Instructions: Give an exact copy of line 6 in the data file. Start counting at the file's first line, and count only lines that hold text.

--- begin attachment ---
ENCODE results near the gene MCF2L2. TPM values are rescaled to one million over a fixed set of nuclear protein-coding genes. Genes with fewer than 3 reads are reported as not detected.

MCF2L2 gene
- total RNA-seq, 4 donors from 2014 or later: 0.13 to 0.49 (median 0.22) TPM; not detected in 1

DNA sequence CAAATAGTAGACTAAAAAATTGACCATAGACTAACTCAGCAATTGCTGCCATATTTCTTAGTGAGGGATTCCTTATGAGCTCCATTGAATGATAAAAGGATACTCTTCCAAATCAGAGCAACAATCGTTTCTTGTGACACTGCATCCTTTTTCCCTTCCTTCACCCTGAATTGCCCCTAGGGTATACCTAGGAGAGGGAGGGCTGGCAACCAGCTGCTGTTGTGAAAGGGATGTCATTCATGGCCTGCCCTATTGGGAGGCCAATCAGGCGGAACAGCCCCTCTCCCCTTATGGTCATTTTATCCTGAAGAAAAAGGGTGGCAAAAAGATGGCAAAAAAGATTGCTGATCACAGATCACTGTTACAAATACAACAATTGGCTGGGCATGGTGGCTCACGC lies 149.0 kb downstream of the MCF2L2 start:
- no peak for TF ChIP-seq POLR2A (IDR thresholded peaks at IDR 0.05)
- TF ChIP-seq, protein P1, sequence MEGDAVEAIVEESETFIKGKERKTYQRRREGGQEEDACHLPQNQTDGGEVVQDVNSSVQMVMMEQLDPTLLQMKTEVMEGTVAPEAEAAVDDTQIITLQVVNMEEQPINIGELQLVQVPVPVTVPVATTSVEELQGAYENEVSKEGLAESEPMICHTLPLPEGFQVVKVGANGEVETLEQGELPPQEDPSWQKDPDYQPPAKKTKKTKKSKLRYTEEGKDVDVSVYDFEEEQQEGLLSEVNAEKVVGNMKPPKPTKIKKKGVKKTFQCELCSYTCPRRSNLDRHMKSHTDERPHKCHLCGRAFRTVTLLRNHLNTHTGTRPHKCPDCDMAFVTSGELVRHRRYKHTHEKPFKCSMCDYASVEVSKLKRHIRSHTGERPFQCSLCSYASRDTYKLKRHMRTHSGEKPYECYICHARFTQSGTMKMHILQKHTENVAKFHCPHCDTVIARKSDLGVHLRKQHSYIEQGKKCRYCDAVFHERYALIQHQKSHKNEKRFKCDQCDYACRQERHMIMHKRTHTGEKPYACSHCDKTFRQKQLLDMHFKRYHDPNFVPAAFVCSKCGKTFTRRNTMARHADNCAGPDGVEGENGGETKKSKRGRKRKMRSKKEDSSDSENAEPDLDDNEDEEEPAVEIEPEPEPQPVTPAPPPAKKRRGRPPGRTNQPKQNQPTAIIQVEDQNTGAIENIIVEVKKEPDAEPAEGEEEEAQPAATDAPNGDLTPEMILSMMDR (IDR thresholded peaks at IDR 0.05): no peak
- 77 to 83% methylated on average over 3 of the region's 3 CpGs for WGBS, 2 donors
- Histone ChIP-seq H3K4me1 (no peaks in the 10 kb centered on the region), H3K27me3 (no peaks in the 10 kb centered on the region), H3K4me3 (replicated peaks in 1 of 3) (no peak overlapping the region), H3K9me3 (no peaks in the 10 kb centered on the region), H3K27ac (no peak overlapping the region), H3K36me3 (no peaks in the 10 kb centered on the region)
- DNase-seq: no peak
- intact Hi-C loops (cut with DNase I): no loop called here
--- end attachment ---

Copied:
- TF ChIP-seq, protein P1, sequence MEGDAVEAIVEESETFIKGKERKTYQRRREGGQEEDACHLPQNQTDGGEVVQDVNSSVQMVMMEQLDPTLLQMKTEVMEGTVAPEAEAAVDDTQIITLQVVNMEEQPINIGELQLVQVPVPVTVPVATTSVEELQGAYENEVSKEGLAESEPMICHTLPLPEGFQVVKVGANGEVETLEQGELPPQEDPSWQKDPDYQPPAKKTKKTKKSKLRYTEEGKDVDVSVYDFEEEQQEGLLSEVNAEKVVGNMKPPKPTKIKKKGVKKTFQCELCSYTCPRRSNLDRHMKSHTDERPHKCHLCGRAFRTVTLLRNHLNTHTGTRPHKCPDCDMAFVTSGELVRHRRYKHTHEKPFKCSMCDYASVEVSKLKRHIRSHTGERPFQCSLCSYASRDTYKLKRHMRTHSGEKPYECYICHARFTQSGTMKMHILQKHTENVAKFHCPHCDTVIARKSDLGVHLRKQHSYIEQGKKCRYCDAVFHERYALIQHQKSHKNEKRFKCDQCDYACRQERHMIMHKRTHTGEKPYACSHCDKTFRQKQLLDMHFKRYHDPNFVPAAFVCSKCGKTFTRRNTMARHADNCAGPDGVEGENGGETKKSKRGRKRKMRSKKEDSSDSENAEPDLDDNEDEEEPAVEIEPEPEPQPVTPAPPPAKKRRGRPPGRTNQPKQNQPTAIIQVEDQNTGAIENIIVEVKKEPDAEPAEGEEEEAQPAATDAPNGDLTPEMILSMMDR (IDR thresholded peaks at IDR 0.05): no peak